Here’s the Real Reason Comcast Has Started a Bidding War for 21st Century Fox
The company officially put in a $65 billion offer for Fox assets on Wednesday, challenging Walt Disney’s deal.
On Wednesday, Comcast finally did what it had been gearing up to do for weeks: the country’s largest cable provider submitted its $65 billion counteroffer for 21st Century Fox, challenging Walt Disney, which proposed a $52.4 billion offer for Fox last year. AT&T’s victory against the government on Tuesday made room for Comcast’s audacious bid.
Comcast is stepping in with an all-cash offer for $35 per share, which Reuters says is the largest all-cash deal of all time. The telecom giant has also even offered to pay Fox’s $1.5 billion Disney breakup fee if the company backs out of that deal. And all of this after Fox rejected Comcast’s initial bid last year.
So why is Comcast so desperate for Fox even with the massive debt that’s hanging over the deal?
The obvious reason is that acquiring Fox’s assets would help Comcast create a solid portfolio of classic franchises and media brands, with everything from Deadpool, Avatar and Family Guy to Modern Family and The Simpsons. Comcast would add cable networks like National Geographic and FX to its suite and would win the U.S. rights to the Olympics and Premier League Soccer.
Plus, Fox’s international holdings would allow Comcast to expand with platforms like Star India and Fox’s stake in European pay-TV giant Sky TV.
“We have long admired what the Murdoch family has built at 21st Century Fox,” Comcast CEO Brian L. Roberts wrote in a letter to the Murdoch family. “After our meetings last year, we came away convinced that the 21CF businesses to be sold are highly complementary to ours, and that our company would be the right strategic home for them.”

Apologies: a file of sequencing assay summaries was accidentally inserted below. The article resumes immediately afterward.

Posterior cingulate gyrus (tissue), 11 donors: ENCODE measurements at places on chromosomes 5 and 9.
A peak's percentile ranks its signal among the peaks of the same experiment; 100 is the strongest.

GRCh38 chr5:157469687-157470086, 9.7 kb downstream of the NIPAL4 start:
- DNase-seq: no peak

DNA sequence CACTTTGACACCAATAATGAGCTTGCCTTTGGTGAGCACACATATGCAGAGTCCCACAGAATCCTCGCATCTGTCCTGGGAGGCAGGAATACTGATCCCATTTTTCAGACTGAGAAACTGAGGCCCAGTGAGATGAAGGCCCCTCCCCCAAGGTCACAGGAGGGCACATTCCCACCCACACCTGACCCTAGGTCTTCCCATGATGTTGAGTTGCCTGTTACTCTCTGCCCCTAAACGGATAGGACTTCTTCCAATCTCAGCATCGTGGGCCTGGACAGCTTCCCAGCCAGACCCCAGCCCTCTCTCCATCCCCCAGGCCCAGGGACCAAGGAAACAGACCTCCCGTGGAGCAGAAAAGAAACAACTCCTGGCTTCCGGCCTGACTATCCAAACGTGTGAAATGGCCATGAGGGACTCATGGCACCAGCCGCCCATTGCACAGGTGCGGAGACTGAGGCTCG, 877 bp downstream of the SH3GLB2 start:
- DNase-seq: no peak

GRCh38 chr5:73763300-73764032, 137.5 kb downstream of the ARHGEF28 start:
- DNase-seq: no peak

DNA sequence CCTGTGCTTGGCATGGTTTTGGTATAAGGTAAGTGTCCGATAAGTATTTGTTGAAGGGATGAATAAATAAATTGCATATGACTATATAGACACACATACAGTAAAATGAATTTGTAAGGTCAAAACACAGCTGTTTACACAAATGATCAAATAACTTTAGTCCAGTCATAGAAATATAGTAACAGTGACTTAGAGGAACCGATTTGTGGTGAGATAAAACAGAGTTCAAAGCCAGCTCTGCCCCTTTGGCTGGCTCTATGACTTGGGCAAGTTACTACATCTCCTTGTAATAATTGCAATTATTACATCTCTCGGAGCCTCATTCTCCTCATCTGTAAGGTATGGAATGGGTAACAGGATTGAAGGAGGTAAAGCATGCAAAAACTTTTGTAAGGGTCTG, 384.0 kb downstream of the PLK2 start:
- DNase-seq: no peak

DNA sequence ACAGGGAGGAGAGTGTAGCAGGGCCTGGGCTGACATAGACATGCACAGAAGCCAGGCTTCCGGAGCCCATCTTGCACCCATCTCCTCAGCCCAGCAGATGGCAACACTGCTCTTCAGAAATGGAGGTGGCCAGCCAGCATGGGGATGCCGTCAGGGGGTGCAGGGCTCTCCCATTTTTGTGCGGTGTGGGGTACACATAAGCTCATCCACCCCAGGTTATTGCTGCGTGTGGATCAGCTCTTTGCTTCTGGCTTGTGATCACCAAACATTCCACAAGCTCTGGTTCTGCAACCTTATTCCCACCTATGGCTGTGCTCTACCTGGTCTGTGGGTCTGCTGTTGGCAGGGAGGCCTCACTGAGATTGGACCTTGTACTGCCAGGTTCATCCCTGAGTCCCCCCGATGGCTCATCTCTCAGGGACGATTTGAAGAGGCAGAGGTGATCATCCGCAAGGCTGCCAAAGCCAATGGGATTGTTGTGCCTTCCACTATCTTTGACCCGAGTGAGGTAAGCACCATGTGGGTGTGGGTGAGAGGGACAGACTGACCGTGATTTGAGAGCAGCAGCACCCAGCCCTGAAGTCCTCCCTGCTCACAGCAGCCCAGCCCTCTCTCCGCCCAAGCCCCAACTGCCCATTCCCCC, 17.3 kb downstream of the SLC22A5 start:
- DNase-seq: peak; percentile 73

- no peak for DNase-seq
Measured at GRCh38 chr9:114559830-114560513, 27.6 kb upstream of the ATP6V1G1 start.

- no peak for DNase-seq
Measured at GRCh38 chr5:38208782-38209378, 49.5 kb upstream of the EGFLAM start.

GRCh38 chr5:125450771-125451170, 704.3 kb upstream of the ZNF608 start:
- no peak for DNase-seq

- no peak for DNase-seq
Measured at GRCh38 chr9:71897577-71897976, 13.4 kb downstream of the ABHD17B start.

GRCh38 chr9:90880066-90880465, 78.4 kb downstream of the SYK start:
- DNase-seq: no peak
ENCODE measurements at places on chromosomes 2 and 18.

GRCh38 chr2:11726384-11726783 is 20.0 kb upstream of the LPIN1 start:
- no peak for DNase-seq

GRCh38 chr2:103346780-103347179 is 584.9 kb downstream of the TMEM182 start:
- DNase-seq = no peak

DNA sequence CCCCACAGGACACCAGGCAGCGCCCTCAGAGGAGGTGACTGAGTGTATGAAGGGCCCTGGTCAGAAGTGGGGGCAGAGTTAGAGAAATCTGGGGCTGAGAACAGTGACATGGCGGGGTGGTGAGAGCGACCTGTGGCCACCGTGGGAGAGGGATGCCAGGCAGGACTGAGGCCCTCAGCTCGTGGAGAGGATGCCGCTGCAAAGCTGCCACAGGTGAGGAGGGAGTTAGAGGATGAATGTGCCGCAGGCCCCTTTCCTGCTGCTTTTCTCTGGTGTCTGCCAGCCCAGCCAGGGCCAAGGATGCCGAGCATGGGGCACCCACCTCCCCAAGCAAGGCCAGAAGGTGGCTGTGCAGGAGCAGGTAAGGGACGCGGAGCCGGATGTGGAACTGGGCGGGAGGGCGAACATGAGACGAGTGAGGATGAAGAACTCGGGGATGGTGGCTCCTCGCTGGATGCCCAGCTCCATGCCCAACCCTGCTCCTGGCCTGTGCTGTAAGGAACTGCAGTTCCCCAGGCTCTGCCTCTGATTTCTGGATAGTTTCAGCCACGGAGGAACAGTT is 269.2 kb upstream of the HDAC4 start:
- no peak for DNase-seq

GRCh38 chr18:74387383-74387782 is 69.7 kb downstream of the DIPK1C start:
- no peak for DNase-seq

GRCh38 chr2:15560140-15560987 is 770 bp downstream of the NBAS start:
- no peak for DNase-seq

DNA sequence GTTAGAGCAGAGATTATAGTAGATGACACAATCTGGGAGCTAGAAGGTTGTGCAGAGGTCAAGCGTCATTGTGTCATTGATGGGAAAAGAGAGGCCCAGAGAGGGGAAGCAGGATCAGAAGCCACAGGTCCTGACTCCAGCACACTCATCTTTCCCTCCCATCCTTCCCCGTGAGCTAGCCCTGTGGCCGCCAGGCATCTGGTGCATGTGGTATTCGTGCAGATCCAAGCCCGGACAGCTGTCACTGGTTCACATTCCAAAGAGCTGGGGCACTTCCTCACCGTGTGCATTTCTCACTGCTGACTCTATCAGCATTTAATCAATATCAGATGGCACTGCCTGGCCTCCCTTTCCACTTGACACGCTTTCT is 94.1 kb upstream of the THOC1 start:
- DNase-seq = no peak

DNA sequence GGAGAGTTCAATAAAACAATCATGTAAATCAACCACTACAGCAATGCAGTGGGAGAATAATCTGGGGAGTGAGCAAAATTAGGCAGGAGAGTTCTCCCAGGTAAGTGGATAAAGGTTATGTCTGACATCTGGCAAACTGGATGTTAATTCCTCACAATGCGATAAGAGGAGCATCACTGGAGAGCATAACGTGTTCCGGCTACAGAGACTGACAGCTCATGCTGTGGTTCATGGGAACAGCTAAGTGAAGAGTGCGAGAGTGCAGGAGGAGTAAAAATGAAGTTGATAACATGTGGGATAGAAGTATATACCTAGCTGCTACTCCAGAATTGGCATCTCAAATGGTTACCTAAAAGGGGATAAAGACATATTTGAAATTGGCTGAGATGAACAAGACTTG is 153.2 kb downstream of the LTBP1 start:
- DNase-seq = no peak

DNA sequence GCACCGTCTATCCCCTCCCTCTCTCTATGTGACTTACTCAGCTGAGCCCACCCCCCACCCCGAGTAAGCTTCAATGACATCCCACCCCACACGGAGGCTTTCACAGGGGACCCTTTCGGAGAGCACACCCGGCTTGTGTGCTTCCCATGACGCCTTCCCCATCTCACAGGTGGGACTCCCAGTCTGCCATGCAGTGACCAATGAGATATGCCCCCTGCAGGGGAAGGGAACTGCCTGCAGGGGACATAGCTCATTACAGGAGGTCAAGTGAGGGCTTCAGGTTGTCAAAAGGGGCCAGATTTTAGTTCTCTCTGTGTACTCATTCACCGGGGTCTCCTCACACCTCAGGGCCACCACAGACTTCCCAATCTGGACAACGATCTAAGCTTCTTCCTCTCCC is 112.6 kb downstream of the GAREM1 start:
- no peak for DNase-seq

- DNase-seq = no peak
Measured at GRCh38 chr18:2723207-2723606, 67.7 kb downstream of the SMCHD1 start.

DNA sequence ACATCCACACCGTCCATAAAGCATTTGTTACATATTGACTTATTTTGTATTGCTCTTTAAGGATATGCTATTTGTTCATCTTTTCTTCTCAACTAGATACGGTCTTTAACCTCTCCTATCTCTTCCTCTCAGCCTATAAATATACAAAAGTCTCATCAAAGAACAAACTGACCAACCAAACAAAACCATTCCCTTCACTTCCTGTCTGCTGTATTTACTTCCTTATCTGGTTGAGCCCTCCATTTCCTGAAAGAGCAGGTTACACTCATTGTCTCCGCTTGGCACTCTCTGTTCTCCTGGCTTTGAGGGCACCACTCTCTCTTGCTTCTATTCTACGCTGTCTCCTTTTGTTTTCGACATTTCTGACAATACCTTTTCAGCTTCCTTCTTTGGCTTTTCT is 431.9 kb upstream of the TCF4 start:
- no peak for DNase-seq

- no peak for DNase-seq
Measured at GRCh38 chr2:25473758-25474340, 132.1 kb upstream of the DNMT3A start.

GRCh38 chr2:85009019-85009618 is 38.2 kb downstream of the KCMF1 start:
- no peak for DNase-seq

While Fox’s media brands are deeply coveted and would give the company some leverage over cord cutting, another more understated reason for Comcast’s persistence is simply Roberts himself.
According to a CNN report, NBCUniversal CEO Steve Burke said, “Brian never gives up. We have worked on a lot of deals together and he just out-hustles everyone. He’s a very persistent guy.”
And this week Bloomberg reported that Roberts is essentially unfireable. To get Fox Roberts will “rattle shareholders, take on a bunch of debt and embark on a long and uncertain regulatory fight for a deal that, by Comcast’s own admission, it doesn’t need” simply because “Roberts wants to,” Bloomberg wrote.
Roberts may not care that shareholders aren’t fans of the Fox pursuit because he’s “basically CEO for life, or at least as long as he wants to be,” Bloomberg said, citing Comcast’s articles of incorporation that show how Roberts is legally ingrained in the company:
“The CEO shall be Mr. Brian L. Roberts if he is willing and available to serve. For so long as Mr. Brian L. Roberts shall be the CEO, he shall also be the President of the Corporation.”
In a statement released Wednesday, Fox said it “has not yet made a determination, in light of Comcast’s proposal, as to whether it will postpone or adjourn the July 10, 2018 special meeting of stockholders to consider certain proposals related to the Disney Merger Agreement.
If Fox’s board determines that Comcast has the better deal, Disney would have five days to produce another offer.